Almost one in five Wigan cancer patients only find out they have the condition after an A&E visit - by which time it can often be too late to treat, shock figures show.
The survival rates of emergency admission are substantially worse than routine referrals as patients are more likely to have more advanced and difficult-to-treat growths.
Cancer Research UK has called for more awareness, better training of GPs and increased resources for the NHS to help ensure more people are diagnosed early.
In the 12 months to March, 1,686 patients were admitted to hospital with cancer in the NHS Wigan Borough Clinical Commissioning Group CCG) area,
Public Health England data show. Most will have been referred by their GP or through screening programmes.
But 327 patients - 19.4 per cent - were classed as an “emergency presentation of cancer”, meaning they were first diagnosed at the hospital, after coming to A&E, for example, or while being treated for something else.
Fiona Osgun of Cancer Research UK said it was important for patients to see their GP if they noticed a change in their body.
“Your chances of survival can change so much if the cancer is diagnosed earlier or later”, she said.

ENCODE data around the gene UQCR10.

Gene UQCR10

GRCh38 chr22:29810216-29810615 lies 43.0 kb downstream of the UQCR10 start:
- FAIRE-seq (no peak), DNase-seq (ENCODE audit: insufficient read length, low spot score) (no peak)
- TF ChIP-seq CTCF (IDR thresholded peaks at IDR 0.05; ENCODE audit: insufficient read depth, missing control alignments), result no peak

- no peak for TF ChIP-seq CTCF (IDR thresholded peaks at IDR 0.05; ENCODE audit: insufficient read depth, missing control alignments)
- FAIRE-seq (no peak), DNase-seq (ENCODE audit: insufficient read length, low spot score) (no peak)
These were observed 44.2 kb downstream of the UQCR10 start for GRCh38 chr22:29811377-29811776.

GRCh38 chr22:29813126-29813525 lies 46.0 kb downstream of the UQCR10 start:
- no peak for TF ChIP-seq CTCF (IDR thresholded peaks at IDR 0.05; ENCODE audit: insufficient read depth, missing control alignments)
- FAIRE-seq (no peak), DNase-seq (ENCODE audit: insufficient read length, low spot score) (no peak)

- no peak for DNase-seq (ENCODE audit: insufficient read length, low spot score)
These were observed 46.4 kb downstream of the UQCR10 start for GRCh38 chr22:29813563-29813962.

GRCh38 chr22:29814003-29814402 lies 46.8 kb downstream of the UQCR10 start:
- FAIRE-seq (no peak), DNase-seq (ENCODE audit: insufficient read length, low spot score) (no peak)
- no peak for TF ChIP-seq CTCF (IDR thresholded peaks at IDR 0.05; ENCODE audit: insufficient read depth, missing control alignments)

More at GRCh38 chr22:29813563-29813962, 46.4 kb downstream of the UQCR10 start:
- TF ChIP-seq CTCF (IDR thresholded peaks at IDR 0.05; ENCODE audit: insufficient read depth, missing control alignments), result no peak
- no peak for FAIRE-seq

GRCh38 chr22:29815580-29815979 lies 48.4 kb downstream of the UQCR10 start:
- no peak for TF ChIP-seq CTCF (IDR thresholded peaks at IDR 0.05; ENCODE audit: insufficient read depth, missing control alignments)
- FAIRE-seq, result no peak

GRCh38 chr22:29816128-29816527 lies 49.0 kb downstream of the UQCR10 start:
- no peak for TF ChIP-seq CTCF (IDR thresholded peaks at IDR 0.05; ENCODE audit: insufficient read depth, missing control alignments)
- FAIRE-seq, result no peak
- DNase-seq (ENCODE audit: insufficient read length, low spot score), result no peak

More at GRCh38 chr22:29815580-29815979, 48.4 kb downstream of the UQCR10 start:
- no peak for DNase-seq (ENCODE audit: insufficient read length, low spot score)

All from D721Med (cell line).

“Generally, if the symptoms are severe enough to cause an emergency presentation, it is highly likely that the cancer is advanced.
“The treatments that we know give the best chance of cure like surgery are either harder to do or aren’t medically viable at stage three or four.”
According to the latest annual Cancer Patient Experience Survey, 12 per cent of Wigan patients who went to their GP surgery with a cancer-related health complaint before they were diagnosed said they saw their GP three or four times before being told to go to hospital.
A further seven per cent had five or more appointments. But the reasons behind emergency presentations are “complex” and not necessarily the result of symptoms being missed by GPs, Ms Ogsun said.
Some cancers, such as those in the brain, have vaguer or more sudden symptoms than others, while GPs are also reliant on the wider NHS system to investigate quickly after a referral.
She added: “We know that endoscopy is really stretched in the NHS at the moment for instance, and we are going to see more and more pressure placed on them with an ageing population.
“We need more workers and money across the NHS. We need action on all fronts.”
In Wigan the proportion of emergency cases has risen slightly since 2016-17, when they made up 18.4 per cent of cancer diagnoses.
According to the latest figures, covering April to June 2017, 46 per cent of patients diagnosed at Wigan CCG had stage three or four cancer. The English average was 48.